At aha! Process we have a facilitated program based on the book Getting Ahead in a Just-Gettin’-By World; and 50,000 adults from poverty have completed this program. We believe that adults in poverty are problem solvers. We asked them, as the experts in poverty, to tell us how they spend their time.

This is a compilation of what 300 adults in poverty[v] say they spend their time doing. 

My question to you is this: What is on this chart that you do not spend your time doing?

The next chart is what individuals who have mostly stable resources[vi] (i.e., they know they have food every day, they know where they’re going to sleep at night—the middle class) say they spend their time doing.

What do you see in this chart that you didn’t see in the first chart?

The third chart is what people in wealth[vii] say they spend their time doing (top 1% of households in the U.S.—net worth of $7.8 million[viii] or more).

What do you see in this chart that you didn’t see in the other charts?

So what is the point?

The point is that all of these circles are in your state and in your community. They all participate in public education. And for the most part, the people in one circle don’t understand the people in the other circles very well at all. The wealth circle usually controls legislative decisions. The middle circle generally runs the institution of schools. And the circle of poverty sends the most children to public schools. We have three very different realities based on the fact that time is spent very differently, and so the understanding of what is important and how the world works is also very different. The ability to work together to solve a problem such as poverty becomes difficult under these circumstances. Typically, there isn’t much conversation between and among the three circles.

What can we do about it?

To successfully address the issue of poverty and break the cycle, it is very important to use a two-generation approach. The adults and children must be addressed together. At aha! Process we have been doing that through programs called Getting Ahead and Bridges Out of Poverty. But even more important than such programs, it is imperative that resourced individuals in communities understand the reality of poverty—not taking a blame approach or an excuse approach but rather having an accurate picture of reality. To do that requires open communication and conversation.

A friend of mine who is a brilliant strategist and philanthropist said to me:

Ruby, we take students from unstable environments (high mobility, food insecurity, changing households, relationships, unpredictable medical care) and we put them in schools that are constantly changing and unstable (different administrators, a cycle of new teachers, changing laws and tests), and then we wonder why we don’t get better results. I am going to educate the resourced about the reality of being under-resourced because they [the resourced] will help make laws that stabilize schools, institutions, and communities.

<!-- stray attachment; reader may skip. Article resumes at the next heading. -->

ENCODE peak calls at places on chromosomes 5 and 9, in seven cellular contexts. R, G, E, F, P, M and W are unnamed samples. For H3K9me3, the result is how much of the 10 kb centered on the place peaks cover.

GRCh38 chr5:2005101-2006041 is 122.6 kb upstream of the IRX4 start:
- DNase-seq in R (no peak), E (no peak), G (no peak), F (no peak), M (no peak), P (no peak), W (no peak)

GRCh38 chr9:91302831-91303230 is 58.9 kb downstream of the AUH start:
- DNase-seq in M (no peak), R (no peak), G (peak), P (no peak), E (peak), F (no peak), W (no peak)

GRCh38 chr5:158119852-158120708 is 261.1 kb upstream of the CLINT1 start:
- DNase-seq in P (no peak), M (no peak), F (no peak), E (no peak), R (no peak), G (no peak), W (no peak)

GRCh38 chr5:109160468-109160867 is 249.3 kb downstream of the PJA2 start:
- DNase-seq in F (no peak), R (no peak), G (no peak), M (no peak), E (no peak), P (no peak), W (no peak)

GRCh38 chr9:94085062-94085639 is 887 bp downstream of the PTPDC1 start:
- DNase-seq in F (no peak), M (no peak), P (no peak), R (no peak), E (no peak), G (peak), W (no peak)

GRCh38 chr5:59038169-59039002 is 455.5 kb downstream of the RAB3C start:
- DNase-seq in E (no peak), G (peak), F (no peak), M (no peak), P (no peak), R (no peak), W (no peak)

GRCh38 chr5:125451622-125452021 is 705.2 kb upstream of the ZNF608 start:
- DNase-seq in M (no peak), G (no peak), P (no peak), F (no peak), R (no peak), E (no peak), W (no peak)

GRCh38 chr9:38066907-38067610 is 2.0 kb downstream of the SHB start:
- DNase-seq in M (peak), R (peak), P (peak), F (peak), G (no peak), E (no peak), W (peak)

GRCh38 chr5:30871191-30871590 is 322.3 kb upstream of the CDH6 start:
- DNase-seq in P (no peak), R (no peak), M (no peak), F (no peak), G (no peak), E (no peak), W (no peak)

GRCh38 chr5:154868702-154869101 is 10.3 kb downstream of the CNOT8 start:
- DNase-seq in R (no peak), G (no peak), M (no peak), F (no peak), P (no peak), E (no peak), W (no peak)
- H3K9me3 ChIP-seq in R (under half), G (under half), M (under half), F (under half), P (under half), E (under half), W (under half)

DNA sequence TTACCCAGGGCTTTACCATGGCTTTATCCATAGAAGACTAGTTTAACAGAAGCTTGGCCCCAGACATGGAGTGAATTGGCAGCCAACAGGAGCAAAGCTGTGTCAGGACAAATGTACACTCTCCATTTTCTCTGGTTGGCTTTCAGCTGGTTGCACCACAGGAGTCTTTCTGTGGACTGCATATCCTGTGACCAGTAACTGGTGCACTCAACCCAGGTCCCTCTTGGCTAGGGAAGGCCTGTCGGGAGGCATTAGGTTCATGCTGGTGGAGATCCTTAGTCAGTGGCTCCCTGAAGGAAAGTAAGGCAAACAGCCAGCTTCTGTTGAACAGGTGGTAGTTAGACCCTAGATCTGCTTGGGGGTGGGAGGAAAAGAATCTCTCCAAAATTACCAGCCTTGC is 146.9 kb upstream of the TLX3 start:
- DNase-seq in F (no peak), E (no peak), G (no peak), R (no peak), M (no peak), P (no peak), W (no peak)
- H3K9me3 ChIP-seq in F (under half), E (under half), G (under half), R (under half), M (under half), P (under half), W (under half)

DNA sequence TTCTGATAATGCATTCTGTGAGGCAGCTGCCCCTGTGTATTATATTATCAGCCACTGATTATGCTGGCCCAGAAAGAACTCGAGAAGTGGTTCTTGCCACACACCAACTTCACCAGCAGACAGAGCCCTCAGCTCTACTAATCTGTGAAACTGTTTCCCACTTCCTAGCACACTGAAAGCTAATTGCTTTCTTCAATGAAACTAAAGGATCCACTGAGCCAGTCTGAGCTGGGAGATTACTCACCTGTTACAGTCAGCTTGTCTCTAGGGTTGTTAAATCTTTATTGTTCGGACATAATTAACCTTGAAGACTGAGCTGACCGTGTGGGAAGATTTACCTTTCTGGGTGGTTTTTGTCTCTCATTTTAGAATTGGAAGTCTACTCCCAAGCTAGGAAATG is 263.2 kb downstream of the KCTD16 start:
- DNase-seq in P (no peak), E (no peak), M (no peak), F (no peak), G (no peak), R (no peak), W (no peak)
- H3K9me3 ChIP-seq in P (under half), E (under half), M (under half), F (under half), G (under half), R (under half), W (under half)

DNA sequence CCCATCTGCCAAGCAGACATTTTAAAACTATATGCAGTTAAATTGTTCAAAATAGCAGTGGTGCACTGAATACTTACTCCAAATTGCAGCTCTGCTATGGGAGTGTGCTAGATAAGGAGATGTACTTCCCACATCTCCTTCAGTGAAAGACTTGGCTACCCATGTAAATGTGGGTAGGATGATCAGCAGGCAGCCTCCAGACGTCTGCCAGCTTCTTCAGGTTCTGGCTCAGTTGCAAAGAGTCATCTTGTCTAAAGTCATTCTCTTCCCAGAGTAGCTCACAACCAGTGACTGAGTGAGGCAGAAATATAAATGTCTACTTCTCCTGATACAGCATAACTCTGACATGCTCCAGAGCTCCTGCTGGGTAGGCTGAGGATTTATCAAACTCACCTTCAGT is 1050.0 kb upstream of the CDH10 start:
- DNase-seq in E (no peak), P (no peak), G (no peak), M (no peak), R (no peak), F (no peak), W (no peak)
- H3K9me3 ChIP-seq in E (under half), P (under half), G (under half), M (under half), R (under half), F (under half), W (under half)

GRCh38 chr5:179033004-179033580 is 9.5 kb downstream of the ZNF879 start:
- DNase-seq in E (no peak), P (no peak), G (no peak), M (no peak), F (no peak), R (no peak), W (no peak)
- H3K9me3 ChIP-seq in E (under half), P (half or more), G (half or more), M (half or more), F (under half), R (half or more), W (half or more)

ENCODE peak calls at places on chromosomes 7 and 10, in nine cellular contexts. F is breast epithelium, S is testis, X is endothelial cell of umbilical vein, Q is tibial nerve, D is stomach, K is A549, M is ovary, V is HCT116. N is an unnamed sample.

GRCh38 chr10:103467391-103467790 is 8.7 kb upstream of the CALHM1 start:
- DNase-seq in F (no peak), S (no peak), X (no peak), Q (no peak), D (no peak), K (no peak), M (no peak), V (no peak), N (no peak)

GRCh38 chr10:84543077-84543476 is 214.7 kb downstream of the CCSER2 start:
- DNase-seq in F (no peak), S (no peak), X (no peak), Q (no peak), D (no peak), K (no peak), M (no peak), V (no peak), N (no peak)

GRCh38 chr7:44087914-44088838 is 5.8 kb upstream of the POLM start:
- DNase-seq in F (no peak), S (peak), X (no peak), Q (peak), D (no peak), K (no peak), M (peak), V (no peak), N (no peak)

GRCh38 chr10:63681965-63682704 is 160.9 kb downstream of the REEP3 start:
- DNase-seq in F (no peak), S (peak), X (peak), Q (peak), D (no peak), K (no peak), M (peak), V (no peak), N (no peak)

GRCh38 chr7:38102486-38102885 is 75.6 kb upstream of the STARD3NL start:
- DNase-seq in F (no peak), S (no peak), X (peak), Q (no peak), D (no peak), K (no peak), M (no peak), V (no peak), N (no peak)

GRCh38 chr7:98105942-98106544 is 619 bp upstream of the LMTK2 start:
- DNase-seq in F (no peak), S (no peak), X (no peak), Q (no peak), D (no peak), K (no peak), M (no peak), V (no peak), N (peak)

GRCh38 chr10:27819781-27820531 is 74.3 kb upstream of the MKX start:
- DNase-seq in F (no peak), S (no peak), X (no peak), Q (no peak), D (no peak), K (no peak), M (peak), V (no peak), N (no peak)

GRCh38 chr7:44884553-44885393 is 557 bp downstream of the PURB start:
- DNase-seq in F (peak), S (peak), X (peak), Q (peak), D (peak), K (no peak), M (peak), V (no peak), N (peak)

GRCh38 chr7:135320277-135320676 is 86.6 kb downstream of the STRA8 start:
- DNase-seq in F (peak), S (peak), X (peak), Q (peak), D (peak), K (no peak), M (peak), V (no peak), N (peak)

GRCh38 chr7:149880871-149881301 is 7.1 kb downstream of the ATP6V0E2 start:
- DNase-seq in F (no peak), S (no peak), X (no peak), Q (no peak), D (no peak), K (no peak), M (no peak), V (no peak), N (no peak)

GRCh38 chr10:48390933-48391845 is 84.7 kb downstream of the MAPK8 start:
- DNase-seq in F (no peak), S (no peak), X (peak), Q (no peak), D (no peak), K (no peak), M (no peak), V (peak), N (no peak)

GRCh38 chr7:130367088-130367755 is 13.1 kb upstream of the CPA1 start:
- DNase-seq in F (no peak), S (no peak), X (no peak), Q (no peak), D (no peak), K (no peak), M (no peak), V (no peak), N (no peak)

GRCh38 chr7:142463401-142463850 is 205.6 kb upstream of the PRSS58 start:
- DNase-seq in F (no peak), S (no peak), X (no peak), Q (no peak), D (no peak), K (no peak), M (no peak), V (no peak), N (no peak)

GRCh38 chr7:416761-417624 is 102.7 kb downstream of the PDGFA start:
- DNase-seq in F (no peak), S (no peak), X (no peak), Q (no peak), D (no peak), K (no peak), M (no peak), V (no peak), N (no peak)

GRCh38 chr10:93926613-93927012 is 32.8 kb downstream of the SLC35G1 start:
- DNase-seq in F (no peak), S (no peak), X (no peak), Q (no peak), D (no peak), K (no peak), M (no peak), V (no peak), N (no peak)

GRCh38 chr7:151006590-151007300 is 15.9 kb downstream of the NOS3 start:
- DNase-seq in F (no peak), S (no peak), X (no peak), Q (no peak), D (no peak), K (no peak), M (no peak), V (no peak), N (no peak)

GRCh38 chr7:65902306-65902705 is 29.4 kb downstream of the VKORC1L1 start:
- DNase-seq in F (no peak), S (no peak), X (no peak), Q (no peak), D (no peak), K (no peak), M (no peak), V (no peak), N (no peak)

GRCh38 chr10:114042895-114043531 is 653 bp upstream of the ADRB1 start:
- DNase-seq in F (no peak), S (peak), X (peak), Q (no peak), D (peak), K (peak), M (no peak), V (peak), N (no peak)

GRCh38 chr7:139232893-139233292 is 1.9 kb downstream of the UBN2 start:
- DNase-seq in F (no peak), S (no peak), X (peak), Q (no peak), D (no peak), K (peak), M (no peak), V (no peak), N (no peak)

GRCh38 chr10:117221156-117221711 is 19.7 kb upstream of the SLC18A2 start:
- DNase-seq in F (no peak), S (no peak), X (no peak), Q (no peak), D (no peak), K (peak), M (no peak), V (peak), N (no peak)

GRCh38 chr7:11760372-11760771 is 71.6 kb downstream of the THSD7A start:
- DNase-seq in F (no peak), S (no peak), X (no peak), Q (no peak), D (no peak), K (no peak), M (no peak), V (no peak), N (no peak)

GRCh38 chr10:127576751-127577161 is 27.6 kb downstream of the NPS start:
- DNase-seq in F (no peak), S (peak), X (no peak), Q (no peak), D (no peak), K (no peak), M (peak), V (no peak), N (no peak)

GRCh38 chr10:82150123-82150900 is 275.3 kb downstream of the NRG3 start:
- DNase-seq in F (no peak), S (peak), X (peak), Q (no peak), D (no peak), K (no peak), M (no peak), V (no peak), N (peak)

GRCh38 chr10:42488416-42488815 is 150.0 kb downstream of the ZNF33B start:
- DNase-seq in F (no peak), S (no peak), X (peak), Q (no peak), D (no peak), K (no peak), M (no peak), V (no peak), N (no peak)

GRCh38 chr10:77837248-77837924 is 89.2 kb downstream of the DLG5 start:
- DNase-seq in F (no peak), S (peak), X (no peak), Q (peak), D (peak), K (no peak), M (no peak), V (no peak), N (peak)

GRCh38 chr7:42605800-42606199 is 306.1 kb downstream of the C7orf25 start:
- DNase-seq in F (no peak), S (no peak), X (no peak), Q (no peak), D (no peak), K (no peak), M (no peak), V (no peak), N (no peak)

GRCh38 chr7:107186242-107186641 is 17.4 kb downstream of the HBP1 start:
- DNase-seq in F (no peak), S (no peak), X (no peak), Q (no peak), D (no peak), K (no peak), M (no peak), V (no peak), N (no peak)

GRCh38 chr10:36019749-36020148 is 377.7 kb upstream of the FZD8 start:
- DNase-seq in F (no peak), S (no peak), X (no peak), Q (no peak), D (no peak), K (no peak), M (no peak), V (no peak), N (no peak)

DeVol, P. E. (2015). Getting ahead in a just-gettin’-by world (3rd rev. ed.). Highlands, TX: aha! Process.

Frank, R. (ed.). CNBC. (2015, September 16). Inside Wealth. Retrieved from http://www.cnbc.com/2015/09/16/top-1-of-harvard-grads-richer-than-americ…

Layton, L. Washington Post (2015, January 16). Majority of U.S. public school students are in poverty. Retrieved from https://www.washingtonpost.com/local/education/majority-of-us-public-sch…

Payne, R. K. (2013). A framework for understanding poverty: A cognitive approach (5th rev. ed.). Highlands, TX: aha! Process.

Payne, R. K., DeVol, P. E., & Dreussi-Smith, T. (2009). Bridges out of poverty: Strategies for professionals and communities (4th rev. ed.): Highlands, TX: aha! Process.

Payne, R. K., DeVol, P. E., & Dreussi-Smith, T. (2016). Bridges out of poverty: Training Supplement. Highlands, TX: aha! Process[DS1] .


[i] L. Layton, Washington Post, Majority of U.S. public school students are in poverty.

[ii] P. E. DeVol, Getting Ahead in a Just-Gettin’-By World, p. 42.

[iii] Ibid.

[iv] R. K. Payne, A Framework for Understanding Poverty: A Cognitive Approach, p. 8.

[v] R. K. Payne, P. E. DeVol, & T. Dreussi-Smith, Bridges Out of Poverty: Training Supplement (2016), p. 6.

[vi] Ibid., p. 14.

[vii] Ibid., p. 16.

[viii] R. Frank (ed.), CNBC, Inside Wealth.


Ruby Payne, Ph.D.
Ruby Payne, Ph.D. is the authority on working across economic classes to create sustainable communities where everyone can live well. An engaging and down-to-earth speaker, Payne translates abstract concepts into concrete strategies with a sense of humor that leaves audiences wanting more.